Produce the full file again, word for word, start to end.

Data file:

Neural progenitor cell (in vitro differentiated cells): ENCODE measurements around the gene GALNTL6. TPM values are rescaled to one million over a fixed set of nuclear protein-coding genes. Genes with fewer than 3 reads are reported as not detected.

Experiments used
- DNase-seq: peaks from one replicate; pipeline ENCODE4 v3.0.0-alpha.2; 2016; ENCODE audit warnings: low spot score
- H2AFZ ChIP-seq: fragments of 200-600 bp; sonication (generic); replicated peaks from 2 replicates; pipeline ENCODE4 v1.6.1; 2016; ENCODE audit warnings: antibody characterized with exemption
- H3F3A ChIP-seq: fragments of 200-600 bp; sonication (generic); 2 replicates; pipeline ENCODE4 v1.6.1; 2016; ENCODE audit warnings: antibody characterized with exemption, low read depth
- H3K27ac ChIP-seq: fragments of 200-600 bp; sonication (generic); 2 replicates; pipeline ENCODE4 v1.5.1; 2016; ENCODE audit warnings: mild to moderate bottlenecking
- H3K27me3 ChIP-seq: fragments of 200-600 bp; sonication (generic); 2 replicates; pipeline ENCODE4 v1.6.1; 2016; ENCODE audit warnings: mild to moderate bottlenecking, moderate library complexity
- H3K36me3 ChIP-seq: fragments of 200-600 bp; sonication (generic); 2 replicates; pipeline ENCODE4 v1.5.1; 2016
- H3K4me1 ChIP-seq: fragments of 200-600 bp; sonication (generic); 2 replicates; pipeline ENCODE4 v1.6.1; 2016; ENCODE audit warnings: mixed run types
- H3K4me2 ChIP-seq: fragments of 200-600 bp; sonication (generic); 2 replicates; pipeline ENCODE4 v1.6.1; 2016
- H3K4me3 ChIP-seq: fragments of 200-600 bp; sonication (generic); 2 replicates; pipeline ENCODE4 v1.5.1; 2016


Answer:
Neural progenitor cell (in vitro differentiated cells): ENCODE measurements around the gene GALNTL6. TPM values are rescaled to one million over a fixed set of nuclear protein-coding genes. Genes with fewer than 3 reads are reported as not detected.

Experiments used
- DNase-seq: peaks from one replicate; pipeline ENCODE4 v3.0.0-alpha.2; 2016; ENCODE audit warnings: low spot score
- H2AFZ ChIP-seq: fragments of 200-600 bp; sonication (generic); replicated peaks from 2 replicates; pipeline ENCODE4 v1.6.1; 2016; ENCODE audit warnings: antibody characterized with exemption
- H3F3A ChIP-seq: fragments of 200-600 bp; sonication (generic); 2 replicates; pipeline ENCODE4 v1.6.1; 2016; ENCODE audit warnings: antibody characterized with exemption, low read depth
- H3K27ac ChIP-seq: fragments of 200-600 bp; sonication (generic); 2 replicates; pipeline ENCODE4 v1.5.1; 2016; ENCODE audit warnings: mild to moderate bottlenecking
- H3K27me3 ChIP-seq: fragments of 200-600 bp; sonication (generic); 2 replicates; pipeline ENCODE4 v1.6.1; 2016; ENCODE audit warnings: mild to moderate bottlenecking, moderate library complexity
- H3K36me3 ChIP-seq: fragments of 200-600 bp; sonication (generic); 2 replicates; pipeline ENCODE4 v1.5.1; 2016
- H3K4me1 ChIP-seq: fragments of 200-600 bp; sonication (generic); 2 replicates; pipeline ENCODE4 v1.6.1; 2016; ENCODE audit warnings: mixed run types
- H3K4me2 ChIP-seq: fragments of 200-600 bp; sonication (generic); 2 replicates; pipeline ENCODE4 v1.6.1; 2016
- H3K4me3 ChIP-seq: fragments of 200-600 bp; sonication (generic); 2 replicates; pipeline ENCODE4 v1.5.1; 2016